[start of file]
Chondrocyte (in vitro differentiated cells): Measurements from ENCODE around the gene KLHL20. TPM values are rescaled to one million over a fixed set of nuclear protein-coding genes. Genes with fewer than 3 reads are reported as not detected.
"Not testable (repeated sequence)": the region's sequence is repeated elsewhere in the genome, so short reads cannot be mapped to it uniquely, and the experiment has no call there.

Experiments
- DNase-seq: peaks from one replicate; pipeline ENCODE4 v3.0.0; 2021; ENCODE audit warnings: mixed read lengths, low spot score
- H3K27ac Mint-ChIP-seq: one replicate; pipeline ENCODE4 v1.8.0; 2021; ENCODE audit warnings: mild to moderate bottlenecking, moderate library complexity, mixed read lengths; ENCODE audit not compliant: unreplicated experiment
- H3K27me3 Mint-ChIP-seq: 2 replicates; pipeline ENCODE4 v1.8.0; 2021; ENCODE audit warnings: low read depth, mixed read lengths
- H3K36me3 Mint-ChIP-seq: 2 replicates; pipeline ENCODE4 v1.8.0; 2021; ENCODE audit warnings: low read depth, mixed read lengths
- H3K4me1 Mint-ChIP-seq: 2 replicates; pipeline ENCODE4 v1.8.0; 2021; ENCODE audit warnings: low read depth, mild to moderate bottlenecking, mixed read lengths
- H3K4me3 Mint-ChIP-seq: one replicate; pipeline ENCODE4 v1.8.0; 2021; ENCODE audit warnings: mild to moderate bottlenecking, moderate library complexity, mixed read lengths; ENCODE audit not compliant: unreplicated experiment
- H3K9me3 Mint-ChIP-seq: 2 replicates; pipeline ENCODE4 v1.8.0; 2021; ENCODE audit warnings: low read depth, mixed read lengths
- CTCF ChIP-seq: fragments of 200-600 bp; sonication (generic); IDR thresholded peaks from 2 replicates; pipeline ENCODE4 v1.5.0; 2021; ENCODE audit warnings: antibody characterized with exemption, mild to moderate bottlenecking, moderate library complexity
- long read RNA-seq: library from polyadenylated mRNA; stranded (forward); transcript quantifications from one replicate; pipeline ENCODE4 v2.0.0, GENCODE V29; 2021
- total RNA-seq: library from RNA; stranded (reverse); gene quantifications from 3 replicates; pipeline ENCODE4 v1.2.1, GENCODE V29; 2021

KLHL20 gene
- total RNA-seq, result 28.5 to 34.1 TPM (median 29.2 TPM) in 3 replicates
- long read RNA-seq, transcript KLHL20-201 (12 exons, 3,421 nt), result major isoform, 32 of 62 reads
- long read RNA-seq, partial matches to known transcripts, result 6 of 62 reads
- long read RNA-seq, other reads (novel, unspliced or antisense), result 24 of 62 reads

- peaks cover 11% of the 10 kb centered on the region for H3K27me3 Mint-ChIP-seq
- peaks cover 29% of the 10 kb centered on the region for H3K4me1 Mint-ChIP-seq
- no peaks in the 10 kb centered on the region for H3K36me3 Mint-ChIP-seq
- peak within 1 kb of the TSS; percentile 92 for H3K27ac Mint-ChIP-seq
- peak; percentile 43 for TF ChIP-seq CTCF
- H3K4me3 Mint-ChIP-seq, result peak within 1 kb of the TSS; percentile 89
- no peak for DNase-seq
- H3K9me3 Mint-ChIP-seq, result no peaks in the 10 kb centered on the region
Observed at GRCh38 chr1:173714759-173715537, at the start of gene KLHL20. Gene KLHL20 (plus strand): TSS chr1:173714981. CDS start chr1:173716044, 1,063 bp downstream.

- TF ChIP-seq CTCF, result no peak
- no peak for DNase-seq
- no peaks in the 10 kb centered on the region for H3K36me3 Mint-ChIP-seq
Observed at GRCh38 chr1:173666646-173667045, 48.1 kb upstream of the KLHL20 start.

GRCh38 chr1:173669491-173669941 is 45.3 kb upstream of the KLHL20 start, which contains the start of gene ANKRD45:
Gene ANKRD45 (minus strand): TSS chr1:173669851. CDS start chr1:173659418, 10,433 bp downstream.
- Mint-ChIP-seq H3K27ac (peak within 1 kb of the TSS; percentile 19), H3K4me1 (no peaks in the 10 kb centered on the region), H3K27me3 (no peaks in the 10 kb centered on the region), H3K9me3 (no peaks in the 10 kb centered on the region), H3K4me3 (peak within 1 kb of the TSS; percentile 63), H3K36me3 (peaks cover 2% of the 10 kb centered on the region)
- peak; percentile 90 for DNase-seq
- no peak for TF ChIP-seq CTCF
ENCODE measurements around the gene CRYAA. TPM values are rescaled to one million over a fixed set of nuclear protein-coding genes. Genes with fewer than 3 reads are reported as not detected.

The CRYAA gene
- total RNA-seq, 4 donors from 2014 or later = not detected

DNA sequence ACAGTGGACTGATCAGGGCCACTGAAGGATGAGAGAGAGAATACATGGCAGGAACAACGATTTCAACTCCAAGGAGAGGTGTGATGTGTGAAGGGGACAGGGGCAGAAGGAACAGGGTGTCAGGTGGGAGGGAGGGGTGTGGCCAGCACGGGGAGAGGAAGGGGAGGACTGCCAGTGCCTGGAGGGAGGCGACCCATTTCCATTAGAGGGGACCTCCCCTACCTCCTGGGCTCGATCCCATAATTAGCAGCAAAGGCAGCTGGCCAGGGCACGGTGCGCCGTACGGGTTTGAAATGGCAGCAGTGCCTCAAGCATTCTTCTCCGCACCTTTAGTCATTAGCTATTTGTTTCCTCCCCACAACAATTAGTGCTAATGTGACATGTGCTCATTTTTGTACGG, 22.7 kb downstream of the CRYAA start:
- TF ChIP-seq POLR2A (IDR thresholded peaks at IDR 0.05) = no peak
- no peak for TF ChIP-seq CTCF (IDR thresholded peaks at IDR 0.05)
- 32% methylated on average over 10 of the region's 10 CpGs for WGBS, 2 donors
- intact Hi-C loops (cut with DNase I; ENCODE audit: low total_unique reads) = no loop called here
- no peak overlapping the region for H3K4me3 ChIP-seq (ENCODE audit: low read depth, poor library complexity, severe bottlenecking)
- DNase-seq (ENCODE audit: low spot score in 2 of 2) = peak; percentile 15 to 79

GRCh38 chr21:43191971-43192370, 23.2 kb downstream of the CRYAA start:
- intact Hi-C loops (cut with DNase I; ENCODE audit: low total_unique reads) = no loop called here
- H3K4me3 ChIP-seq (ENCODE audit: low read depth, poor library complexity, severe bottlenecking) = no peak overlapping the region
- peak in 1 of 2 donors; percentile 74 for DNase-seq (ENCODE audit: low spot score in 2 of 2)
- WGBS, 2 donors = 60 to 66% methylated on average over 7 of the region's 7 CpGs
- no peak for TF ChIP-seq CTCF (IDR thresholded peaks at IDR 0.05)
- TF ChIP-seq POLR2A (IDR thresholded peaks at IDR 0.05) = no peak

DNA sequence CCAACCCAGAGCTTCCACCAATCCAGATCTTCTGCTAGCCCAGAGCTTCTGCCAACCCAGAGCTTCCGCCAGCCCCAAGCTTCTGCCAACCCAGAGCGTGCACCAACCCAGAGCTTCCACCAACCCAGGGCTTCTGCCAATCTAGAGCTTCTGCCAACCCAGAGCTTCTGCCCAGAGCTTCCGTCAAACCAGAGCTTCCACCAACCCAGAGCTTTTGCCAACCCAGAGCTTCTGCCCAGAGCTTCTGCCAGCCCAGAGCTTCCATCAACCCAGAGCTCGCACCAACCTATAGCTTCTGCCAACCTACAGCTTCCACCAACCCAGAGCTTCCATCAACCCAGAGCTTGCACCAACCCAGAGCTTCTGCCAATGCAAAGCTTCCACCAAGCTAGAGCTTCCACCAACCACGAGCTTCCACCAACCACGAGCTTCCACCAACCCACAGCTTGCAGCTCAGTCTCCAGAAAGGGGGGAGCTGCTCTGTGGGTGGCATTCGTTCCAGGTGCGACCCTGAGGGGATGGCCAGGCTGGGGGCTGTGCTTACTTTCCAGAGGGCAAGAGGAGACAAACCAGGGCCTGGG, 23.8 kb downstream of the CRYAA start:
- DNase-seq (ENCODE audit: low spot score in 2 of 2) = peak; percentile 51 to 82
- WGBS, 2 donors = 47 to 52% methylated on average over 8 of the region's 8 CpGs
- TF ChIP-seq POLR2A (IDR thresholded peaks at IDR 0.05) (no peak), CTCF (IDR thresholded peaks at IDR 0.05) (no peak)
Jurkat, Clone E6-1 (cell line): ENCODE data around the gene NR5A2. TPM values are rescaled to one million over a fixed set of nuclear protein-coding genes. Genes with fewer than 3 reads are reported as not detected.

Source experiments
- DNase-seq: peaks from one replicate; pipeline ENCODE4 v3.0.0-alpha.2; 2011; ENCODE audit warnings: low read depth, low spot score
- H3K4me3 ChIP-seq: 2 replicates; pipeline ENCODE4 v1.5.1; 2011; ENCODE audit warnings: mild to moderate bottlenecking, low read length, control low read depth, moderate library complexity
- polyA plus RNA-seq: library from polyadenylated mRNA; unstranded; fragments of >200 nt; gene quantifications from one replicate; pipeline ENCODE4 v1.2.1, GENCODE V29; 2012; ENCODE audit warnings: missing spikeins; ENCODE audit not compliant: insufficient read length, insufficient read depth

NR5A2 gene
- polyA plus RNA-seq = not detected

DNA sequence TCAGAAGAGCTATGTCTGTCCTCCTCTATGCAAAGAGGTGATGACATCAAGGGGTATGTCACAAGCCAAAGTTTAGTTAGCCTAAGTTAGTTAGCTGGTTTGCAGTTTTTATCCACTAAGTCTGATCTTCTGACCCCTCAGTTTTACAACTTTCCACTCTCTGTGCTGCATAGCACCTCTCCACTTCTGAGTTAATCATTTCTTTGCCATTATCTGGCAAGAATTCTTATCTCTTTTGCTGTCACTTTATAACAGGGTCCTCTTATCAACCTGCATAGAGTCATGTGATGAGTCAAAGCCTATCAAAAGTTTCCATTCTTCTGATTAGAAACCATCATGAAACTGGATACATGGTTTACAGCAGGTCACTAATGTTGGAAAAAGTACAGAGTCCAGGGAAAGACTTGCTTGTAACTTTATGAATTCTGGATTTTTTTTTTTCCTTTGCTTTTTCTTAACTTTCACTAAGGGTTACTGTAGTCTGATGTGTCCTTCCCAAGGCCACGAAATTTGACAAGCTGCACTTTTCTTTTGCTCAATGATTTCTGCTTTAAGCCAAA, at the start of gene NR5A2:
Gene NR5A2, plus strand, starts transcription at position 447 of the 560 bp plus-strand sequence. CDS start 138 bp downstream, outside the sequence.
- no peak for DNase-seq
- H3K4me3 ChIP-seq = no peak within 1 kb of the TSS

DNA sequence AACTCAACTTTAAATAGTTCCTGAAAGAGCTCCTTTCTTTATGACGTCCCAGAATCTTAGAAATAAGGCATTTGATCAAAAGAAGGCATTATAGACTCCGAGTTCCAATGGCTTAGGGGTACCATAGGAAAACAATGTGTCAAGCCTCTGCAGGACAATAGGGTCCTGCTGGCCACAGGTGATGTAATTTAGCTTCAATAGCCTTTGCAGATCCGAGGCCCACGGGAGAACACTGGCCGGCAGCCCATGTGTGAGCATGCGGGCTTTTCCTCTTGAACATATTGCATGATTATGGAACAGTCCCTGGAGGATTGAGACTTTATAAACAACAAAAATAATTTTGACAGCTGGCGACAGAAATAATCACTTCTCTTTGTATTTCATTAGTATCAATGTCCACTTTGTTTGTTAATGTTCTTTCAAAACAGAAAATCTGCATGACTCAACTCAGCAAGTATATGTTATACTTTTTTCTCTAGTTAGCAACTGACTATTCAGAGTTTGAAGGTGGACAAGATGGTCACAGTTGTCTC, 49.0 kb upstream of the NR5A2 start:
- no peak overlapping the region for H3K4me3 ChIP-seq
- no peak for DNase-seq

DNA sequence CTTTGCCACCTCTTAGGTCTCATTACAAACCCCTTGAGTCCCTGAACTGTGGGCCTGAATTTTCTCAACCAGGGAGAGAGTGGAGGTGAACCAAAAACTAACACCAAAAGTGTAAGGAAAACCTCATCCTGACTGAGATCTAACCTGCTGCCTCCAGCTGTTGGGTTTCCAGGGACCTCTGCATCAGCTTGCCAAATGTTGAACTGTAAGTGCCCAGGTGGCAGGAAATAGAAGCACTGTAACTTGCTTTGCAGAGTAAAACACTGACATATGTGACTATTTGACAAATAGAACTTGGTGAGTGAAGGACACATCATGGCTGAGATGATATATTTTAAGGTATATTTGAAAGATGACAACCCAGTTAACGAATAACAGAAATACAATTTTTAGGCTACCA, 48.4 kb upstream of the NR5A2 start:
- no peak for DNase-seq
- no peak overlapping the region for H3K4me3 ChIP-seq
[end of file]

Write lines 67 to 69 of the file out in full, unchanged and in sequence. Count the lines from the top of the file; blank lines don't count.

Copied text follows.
- no peak for DNase-seq
- H3K4me3 ChIP-seq = no peak within 1 kb of the TSS

DNA sequence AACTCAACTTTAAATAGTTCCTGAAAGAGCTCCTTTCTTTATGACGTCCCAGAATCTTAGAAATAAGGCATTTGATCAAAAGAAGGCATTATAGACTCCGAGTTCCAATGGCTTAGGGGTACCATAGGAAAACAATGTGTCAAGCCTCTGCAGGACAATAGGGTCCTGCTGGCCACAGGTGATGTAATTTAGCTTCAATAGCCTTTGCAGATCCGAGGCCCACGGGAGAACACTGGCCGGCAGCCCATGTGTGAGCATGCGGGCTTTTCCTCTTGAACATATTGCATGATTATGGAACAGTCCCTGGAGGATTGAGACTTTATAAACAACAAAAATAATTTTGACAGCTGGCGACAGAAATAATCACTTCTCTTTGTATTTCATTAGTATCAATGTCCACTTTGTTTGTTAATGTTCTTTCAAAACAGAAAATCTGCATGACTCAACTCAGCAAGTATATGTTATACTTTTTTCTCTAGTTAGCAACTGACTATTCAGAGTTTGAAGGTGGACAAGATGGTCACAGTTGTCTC, 49.0 kb upstream of the NR5A2 start: